Penn professor and researcher Ishmail Abdus-Saboor won the Rita Allen Foundation Award in Pain for his pioneering work in the neurological science of pain.
Abdus-Saboor, the Mitchell J. and Margo K. Blutt Presidential Assistant Professor of Biology, will receive grants of $50,000 annually for up to three years to fund his pain research.
The primary focus of Abdus-Saboor's lab is how rodents perceive touch, discomfort, and pain. The Abdus-Saboor Lab is attempting to identify and describe an underlying genetic predictor of pain perception. The goal of the research is to create a clear understanding of how genetics can affect how different people perceive pain which affects their susceptibility to chronic pain development.
The Rita Allen Foundation funds a number of researchers each year through its Rita Allen Scholars grants. The foundation has contributed millions of dollars in grant funding to researchers in the fields of immunology, neuroscience, and cancer research, and annually awards the Award in Pain which Abdus-Saboor won this year along with three other researchers.
Abdus-Saboor, though primarily a researcher, has previously taught BIOL 221: Molecular Biology and Genetics. Abdus-Saboor joined the faculty at Penn in 2018 with the start of his lab, but has roots at the University and the surrounding area.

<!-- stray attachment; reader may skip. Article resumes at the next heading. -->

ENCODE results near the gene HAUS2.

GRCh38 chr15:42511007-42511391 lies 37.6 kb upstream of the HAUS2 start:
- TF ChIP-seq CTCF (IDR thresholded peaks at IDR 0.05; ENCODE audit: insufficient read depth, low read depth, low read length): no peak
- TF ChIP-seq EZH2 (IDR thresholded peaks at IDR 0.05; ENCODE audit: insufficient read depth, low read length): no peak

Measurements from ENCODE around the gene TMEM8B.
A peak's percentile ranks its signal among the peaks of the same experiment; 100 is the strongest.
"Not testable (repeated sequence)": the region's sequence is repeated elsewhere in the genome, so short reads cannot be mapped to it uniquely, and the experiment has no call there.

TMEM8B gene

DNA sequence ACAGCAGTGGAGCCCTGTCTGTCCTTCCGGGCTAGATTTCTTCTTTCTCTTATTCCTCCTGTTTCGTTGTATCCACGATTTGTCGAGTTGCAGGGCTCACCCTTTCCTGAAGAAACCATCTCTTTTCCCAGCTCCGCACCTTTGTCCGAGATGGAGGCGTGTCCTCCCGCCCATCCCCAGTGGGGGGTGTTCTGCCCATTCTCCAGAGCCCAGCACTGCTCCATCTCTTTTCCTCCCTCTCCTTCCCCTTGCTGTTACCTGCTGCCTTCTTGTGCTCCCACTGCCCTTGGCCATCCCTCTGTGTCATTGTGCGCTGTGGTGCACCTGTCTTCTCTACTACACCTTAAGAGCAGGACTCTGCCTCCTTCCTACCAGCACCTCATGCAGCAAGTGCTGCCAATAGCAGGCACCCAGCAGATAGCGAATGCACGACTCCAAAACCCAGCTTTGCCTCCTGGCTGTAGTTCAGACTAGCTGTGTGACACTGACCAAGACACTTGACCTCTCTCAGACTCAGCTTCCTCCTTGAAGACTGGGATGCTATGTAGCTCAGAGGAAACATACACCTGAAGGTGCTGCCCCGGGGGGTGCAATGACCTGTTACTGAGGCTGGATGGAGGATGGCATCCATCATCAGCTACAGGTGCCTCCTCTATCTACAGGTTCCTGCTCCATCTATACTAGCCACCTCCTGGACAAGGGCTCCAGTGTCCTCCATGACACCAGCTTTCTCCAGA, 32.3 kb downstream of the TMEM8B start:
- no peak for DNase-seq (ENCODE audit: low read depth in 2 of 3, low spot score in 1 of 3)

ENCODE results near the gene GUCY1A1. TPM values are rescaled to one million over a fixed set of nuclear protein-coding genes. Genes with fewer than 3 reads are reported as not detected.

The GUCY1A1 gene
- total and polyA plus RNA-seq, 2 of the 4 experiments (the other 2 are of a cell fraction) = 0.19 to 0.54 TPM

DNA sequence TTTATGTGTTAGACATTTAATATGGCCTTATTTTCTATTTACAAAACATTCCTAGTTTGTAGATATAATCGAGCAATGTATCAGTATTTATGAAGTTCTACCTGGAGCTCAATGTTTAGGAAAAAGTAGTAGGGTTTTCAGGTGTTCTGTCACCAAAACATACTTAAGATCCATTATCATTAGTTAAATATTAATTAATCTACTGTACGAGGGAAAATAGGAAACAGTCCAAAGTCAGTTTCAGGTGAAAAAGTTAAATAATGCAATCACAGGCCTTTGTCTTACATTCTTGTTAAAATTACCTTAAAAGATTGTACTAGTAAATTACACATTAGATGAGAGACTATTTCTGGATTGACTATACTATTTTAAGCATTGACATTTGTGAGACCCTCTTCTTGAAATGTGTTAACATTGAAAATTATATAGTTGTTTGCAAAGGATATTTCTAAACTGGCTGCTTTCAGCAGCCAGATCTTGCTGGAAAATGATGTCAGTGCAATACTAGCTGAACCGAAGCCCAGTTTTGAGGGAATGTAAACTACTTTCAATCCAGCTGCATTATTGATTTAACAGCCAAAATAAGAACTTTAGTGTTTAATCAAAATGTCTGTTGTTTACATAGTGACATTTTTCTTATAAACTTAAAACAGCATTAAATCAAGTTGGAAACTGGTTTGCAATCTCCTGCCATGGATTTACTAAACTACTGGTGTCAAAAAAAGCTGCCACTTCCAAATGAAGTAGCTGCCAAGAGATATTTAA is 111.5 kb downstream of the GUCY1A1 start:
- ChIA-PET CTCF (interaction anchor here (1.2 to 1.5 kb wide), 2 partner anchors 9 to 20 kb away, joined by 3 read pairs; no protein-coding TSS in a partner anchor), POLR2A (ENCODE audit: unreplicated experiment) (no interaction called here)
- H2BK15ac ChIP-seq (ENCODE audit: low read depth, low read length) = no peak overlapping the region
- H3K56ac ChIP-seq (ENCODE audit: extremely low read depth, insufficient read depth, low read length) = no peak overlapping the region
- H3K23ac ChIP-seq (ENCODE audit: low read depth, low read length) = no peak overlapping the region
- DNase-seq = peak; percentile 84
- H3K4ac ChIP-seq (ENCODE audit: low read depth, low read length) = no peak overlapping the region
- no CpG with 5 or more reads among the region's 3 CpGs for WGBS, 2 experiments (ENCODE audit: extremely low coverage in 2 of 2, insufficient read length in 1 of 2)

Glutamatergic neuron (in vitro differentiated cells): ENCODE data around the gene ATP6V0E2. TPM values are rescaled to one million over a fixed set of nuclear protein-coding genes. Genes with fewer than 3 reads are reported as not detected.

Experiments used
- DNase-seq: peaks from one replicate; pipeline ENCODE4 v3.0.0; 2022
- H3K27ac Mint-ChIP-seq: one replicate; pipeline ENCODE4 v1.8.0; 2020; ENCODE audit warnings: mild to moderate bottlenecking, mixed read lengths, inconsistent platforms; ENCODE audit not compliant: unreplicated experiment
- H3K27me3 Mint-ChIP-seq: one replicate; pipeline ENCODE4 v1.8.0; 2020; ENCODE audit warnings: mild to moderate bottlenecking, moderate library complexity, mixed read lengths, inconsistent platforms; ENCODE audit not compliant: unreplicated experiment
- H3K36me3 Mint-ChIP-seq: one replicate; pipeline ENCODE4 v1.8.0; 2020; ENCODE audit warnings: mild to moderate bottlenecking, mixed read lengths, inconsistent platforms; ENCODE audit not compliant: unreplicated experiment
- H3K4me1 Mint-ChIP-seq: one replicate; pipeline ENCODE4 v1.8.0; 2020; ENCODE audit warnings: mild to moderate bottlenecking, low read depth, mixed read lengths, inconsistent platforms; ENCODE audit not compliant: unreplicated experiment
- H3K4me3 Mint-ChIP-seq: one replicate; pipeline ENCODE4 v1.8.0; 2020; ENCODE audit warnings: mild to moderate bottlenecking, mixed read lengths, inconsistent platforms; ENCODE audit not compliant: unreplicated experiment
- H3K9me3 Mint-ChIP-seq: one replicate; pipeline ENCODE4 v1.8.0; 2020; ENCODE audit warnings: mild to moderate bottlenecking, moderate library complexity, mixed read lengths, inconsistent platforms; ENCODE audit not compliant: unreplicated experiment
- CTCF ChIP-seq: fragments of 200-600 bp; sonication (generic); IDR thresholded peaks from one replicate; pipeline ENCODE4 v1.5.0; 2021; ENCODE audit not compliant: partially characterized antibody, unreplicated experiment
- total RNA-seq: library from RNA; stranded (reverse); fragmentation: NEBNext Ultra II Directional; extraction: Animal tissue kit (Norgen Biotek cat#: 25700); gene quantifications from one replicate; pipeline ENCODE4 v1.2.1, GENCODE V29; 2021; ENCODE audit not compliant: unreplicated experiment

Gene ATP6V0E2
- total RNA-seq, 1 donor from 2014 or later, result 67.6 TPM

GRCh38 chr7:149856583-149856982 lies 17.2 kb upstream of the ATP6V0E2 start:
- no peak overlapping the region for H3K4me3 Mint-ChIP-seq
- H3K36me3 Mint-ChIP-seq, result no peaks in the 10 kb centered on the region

A Philadelphia native, Abdus-Saboor earned his bachelor's degree in Animal Science from North Carolina A&T University in 2006. He participated in the Summer Undergraduate Internship Program at Penn in 2005, which inspired him to devote his career to biomedical research.
In 2012, he earned his Ph.D. in Cell and Molecular Biology at Penn under the mentorship of Professor of Genetics Meera V. Sundaram. Abdus-Saboor completed neuroscience fellowships at Weill Cornell Medicine and Penn before launching his lab in 2018.
Abdus-Saboor declined to give an interview to The Daily Pennsylvanian.
In his lab, Abdus-Saboor works with research associates and lab technicians and advises both graduate and undergraduate students.
Melanie Schaffler, a Perelman School of Medicine fourth-year neuroscience Ph.D. student, has worked in the Abdus-Saboor Lab since its conception. As a graduate student, Schaffler conducts experiments on rodent somatic sensations, particularly the sense of touch. She praised Abdus-Saboor's role as a mentor in her graduate studies.
“He’s a really good advisor and mentor and human," Schaffler said.
College junior Samuel Kaufmann said he has also had a positive experience as an undergraduate student working in Abdus-Saboor’s lab.
“He has managed to instill a really positive work culture in the lab,” Kaufmann said. He added that Abdus-Saboor’s awareness of the demographic disparities in professional development has led him to become a strong self-promoter as well as a role model for others.
Abdus-Saboor has received several awards for his pain research in addition to the Rita Allen Foundation grant. In 2018, he received the Mitchell Max Award for Research Excellence from the National Institute of Health Pain Consortium.
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